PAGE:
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Temporary nerve blocks using local anesthetic are employed extensively in the evaluation of pain problems, particularly lumbosacral spine disease. Their specificity and sensitivity in localizing anatomic sources of pain have never been studied formally, however, and so their diagnostic and prognostic value is questionable. There have been anecdotal reports(More)
Electrical stimulation of the spinal cord for the relief of pain was first reported in 1967. Since that time, there have been marked improvements in patient selection criteria, hardware, technology, and methods for implantation, which have resulted in substantial improvement in the overall results achieved with spinal cord stimulation.
Patients with neuropathic pain secondary to failed back surgery syndrome (FBSS) typically experience persistent pain, disability, and reduced quality of life. We hypothesised that spinal cord stimulation (SCS) is an effective therapy in addition to conventional medical management (CMM) in this patient population. We randomised 100 FBSS patients with(More)
Over the past two decades, spinal cord stimulation devices and techniques have evolved from single-channel systems, with electrodes requiring laminectomy, into programmable "multichannel" systems with electrodes that may be placed percutaneously. We have reviewed our experience in 320 consecutive patients treated with these devices at our institution(More)
OBJECTIVE After randomizing 100 failed back surgery syndrome patients to receive spinal cord stimulation (SCS) plus conventional medical management (CMM) or CMM alone, the results of the 6-month Prospective Randomized Controlled Multicenter Trial of the Effectiveness of Spinal Cord Stimulation (i.e., PROCESS) showed that SCS offered superior pain relief,(More)
Eighty-five medically intractable trigeminal neuralgia patients treated by percutaneous retrogasserian glycerol rhizotomy (PRGR) were followed for 6 to 54 months. The median time to recurrence of symptoms refractory to medical therapy and requiring further intervention was 3 years (by Kaplan-Meier survival analysis). The median time to recurrence of(More)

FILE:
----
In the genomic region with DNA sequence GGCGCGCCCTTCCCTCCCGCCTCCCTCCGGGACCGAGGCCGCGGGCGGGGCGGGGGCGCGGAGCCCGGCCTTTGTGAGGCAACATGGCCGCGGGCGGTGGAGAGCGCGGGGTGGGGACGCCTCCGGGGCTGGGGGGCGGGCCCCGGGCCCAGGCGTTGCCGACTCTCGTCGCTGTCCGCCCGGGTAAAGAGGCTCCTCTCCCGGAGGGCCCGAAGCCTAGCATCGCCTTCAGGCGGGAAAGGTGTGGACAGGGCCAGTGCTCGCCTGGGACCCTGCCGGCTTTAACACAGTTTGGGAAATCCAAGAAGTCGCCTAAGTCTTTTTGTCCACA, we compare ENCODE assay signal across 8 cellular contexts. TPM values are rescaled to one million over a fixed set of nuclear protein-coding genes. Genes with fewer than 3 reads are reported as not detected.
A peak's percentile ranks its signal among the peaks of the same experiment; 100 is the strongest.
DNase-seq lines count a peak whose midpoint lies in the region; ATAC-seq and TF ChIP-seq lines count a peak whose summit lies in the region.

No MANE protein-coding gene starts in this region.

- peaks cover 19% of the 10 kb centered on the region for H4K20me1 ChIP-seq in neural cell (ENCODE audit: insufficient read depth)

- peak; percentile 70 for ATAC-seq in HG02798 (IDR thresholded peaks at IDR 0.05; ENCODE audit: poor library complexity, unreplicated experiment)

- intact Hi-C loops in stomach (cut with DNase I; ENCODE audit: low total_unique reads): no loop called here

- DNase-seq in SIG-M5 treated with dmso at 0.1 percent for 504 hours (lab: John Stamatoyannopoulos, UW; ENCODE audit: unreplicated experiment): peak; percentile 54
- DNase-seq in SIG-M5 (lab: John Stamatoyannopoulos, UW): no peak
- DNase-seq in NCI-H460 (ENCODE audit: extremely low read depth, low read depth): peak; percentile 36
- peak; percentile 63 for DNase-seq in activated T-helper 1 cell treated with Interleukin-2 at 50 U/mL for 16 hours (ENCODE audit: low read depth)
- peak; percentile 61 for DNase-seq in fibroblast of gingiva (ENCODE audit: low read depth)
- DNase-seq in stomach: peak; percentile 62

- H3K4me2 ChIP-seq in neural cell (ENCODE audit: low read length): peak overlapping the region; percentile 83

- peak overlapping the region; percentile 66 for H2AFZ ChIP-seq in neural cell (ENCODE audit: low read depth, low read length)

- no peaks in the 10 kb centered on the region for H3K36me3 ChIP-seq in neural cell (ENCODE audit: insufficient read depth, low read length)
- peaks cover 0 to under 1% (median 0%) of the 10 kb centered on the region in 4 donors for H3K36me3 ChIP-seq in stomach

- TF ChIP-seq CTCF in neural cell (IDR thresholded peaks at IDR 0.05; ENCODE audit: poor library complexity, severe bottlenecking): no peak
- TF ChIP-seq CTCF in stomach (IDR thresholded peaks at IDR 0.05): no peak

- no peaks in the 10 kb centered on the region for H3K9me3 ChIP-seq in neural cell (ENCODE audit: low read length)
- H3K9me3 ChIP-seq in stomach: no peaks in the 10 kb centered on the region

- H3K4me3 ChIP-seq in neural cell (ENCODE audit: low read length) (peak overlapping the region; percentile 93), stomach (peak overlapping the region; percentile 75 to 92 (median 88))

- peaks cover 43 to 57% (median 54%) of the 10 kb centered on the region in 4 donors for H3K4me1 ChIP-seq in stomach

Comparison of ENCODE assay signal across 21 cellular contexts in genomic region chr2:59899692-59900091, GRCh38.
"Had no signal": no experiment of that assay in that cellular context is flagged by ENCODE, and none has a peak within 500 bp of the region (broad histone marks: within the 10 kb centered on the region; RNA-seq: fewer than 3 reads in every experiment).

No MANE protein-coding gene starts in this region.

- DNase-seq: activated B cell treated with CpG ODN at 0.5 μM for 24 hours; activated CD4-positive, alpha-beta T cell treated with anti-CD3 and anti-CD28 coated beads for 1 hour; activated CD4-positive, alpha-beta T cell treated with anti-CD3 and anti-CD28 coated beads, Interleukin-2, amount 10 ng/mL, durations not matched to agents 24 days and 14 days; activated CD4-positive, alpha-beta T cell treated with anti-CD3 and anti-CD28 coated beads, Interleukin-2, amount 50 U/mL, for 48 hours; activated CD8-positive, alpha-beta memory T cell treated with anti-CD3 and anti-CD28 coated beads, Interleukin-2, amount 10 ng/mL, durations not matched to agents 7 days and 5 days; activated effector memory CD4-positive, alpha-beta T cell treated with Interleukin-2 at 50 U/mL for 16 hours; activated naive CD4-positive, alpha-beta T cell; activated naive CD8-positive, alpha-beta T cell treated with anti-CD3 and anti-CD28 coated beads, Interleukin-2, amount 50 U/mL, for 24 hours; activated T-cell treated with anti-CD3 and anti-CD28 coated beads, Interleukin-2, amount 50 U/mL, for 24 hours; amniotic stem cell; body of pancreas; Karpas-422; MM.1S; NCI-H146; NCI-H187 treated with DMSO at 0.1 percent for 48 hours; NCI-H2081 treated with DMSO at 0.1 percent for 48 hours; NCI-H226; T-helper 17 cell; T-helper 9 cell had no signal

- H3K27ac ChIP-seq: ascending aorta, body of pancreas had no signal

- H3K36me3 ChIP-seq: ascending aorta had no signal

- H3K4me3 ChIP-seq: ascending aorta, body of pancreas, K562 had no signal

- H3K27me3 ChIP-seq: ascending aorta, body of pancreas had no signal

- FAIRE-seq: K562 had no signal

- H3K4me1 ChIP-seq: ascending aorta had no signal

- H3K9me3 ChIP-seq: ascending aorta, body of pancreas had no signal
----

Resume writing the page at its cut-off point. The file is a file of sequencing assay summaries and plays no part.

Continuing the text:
OBJECTIVE Persistent or recurrent radicular pain after lumbosacral spine surgery is often associated with nerve root compression and is treated by repeated operation or, as a last resort, by spinal cord stimulation (SCS). We conducted a prospective, randomized, controlled trial to test our hypothesis that SCS is more likely than reoperation to result in a(More)
Spinal cord stimulation, in use for more than 20 years, has evolved into an easily implemented technique, with percutaneous methods for electrode placement. We have reviewed our experience with this technique in treating "failed back surgery syndrome," and have assessed patient and treatment characteristics as predictors of long-term outcome. A series of 50(More)
Retrospectively reported results of spinal cord stimulation compare favorably with those of neurosurgical treatment alternatives for the treatment of failed back surgery syndrome, including reoperation and ablative procedures. There has been no direct prospective comparison, however, between SCS and other techniques for pain management. Therefore, we have(More)
Dorsal root ganglionectomy has been suggested as a method for the treatment of chronic intractable radicular pain, with theoretical advantages over dorsal rhizotomy, which does not interrupt ventral root afferents. The indications for these procedures in patients with persistent pain following lumbosacral spine surgery are not well established. Long-term(More)